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Trivia about the Almanack you may not have heard before, including factoids about Britain's canals
April 16, 2012
Wisden the cricketer
John Wisden himself was a handy bowler, nicknamed "the Little Wonder" on account of his short stature. He usually played for Sussex (he was born in Brighton), but his greatest feat came while playing for the North against the South at Lord's in 1850, when he took all ten wickets in an innings, all of them bowled (still unique at first-class level). That wasn't all he did in 1850: he also set up John Wisden & Co, the company that, 14 years later, brought out the first Almanack.
The once-only award
Players can only be named a Wisden Cricketer of the Year - the game's oldest individual accolade - once in their career. With Alastair Cook and Tim Bresnan joining the pantheon in 2012, it means that England have recently fielded Test teams composed entirely of Wisden Cricketers of the Year, something that hadn't happened since 1958-59.
Handy for canals
The first Wisden, which was published in 1864, was a slim volume of just 112 pages. Even so, there wasn't quite enough to pack out the pages, so Wisden resorted to some handy non-sporting facts, such as the lengths of British canals, and the dates of the battles in the Wars of the Roses. In case you're wondering, the Basingstoke Canal - which runs near Wisden's modern-day offices - is 37 miles long and was opened in 1790.
John Wisden & Co had various premises over the years, although there are no longer any shops associated with the company. Sightseers in central London can spot where one of them was, at 21 Cranbourn Street (near Leicester Square tube station), where a wall frieze announcing "J. Wisden & Comp'y", complete with ornamental bats and stumps, remains above a fast-food kiosk.
The Australian Wisden
An Australian Almanack, with a green cover rather than a yellow one, ran for eight volumes from 1998 to 2005 before ceasing publication. The first dedicated Indian edition (cover colour not yet finalised) is due out later this year.
John Wisden the player was a member of the first English team to undertake an overseas tour, travelling to the United States and Canada in 1859. The voyage over was an eventful and uncomfortable one: during a choppy crossing of the Atlantic Wisden is supposed to have observed that the sea was in need of the heavy roller.
The latest Wisden weighs in at 1552 pages - nearly 14 times as many as that first 1864 edition. There's no longer room for the canals or battle dates - or the Laws - but there is a detailed report on every Test and one-day international, together with scores from every first-class match and from most senior limited-overs cricket from around the world. Plus, despatches on cricket from some more unexpected places, such as Antarctica, the Vatican, Northern Cyprus and South Korea.
The missing Tests
These days Wisden prides itself on its coverage of international cricket - but it wasn't always quite so comprehensive. England's tour of Australia in 1876-77, which contained what became recognised as the first two Test matches of all, was hardly covered at all: Wisden's first full reports of those games were published nearly 100 years later, in the build-up to the centenary of Test cricket. And in 1885 the editor apologised for not carrying much information on the previous year's Ashes series, pointing out that full details had been printed in other books ... "whereas no other annual has appeared in which so much space is devoted to the leading Counties, the Universities, the Gentlemen of Philadelphia and the MCC".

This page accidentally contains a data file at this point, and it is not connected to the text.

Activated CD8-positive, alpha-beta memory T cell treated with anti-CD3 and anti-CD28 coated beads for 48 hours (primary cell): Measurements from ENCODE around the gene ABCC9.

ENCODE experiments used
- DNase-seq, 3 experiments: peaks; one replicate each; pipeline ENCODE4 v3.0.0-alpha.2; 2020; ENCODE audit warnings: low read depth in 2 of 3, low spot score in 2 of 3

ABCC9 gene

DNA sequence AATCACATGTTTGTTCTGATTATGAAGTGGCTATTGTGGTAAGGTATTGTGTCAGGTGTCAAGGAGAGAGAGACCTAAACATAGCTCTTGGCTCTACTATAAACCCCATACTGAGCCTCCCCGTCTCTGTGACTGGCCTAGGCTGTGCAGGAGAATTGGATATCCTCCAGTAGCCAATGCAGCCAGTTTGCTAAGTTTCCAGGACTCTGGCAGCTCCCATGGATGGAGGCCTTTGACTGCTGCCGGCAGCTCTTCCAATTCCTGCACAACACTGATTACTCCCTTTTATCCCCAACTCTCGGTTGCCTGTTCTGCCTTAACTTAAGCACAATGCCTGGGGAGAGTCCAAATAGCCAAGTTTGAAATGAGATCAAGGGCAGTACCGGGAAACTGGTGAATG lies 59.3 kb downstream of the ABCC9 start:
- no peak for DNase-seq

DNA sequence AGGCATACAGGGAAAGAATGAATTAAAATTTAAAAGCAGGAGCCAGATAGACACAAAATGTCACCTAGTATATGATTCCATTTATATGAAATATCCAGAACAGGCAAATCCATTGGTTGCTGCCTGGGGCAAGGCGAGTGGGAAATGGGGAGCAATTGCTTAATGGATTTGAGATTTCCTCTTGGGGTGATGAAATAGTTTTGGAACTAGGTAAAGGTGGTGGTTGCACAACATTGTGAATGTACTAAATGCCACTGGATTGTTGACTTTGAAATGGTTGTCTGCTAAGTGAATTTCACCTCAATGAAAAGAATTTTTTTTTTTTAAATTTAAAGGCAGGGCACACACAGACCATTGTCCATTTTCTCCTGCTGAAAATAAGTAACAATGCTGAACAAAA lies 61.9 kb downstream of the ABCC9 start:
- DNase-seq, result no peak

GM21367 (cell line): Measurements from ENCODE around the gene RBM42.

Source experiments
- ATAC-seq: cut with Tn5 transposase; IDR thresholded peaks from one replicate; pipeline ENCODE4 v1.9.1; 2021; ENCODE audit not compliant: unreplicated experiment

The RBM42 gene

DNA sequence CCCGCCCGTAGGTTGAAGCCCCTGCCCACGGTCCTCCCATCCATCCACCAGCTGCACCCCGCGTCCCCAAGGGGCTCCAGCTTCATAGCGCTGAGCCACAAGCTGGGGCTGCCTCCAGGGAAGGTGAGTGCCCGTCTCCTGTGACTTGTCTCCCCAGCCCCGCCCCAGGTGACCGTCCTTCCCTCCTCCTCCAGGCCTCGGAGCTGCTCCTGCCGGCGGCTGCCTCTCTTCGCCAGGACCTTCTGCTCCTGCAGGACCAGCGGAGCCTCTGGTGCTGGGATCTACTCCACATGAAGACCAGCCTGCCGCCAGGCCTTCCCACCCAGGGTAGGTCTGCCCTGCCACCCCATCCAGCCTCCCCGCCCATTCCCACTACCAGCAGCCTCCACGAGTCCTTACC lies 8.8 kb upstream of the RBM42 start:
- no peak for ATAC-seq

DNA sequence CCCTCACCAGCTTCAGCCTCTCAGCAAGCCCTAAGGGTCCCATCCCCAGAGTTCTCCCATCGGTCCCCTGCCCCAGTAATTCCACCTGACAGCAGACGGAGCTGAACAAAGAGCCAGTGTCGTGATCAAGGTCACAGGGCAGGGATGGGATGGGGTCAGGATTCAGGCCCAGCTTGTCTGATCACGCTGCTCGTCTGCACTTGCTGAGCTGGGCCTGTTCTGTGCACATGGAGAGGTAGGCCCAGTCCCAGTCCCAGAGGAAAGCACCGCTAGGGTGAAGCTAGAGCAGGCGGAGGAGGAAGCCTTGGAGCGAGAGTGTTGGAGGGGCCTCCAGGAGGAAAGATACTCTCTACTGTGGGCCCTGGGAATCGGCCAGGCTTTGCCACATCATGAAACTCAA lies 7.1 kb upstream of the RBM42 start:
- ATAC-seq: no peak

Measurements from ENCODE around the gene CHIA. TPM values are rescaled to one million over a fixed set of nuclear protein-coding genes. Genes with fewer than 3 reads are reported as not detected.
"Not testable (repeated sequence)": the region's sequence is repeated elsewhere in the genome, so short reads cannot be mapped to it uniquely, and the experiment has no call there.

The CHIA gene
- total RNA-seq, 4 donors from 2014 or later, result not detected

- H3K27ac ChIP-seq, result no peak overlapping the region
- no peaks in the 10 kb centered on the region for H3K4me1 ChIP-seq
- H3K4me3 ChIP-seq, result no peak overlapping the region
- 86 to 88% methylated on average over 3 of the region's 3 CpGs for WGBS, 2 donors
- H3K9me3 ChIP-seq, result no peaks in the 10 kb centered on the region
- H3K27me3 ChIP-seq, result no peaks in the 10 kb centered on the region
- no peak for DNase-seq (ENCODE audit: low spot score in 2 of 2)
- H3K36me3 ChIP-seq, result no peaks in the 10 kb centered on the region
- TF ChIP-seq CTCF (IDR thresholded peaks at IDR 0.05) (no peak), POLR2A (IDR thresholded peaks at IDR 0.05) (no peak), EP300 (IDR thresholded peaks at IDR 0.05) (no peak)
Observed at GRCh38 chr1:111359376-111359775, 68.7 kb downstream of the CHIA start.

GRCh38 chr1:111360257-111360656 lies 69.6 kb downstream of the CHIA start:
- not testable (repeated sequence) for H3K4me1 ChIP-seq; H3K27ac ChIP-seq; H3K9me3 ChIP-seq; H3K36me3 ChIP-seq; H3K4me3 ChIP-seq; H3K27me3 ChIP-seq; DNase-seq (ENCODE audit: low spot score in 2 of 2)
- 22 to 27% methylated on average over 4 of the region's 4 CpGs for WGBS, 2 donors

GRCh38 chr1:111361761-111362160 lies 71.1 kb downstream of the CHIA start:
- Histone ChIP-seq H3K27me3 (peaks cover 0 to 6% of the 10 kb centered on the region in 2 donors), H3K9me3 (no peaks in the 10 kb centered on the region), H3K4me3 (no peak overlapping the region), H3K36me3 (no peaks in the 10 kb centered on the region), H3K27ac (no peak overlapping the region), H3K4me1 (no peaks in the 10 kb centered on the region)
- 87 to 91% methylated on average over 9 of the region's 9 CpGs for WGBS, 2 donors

The rarest Almanack
Early editions of Wisden are difficult to obtain, and ones in good condition - remember we are talking about a paperback book published nearly 150 years ago - are much prized by collectors, and fetch astronomical prices. But perhaps the hardest one to find is Wisden 1916. It's another slim volume - not much first-class cricket was played during the Great War - and many of its 300-odd pages are filled with solemn obituaries of cricketers who were killed in action. Fewer Almanacks than usual were printed that year because of the war, and it is thought that one reason for 1916's rarity is that many of them were purchased by "non-regular" Wisden readers whose relatives had perished in the conflict.
Never a Cricketer of the Year
Being chosen as one of Wisden's Five Cricketers of the Year usually depends on a player's performances in the preceding English season. This means that some prominent overseas players have never made it, often because they happened to have unexceptional tours when they did come to England. Jacques Kallis is perhaps the leading current player not to have received the accolade (so far - he does have a chance to atone later this year). In 2008, Wisden identified five players from the past who had missed out on the honour: Abdul Qadir, Bishan Bedi, Wes Hall, Inzamam-ul-Haq and Jeff Thomson.
Carrots are good for you
The launch of Wisden is usually celebrated with a swish dinner - this year's one was at Lord's. But in 2003 and 2004 the traditional repast was replaced by a buffet-style evening. One county contributor refused to make the long trip to London for the first of those, saying he needed more than a carrot to sustain him: that year's editor thoughtfully arranged for extra carrots to be available at the door.
Steven Lynch is the editor of the Wisden Guide to International Cricket 2012.Feeds: Steven Lynch
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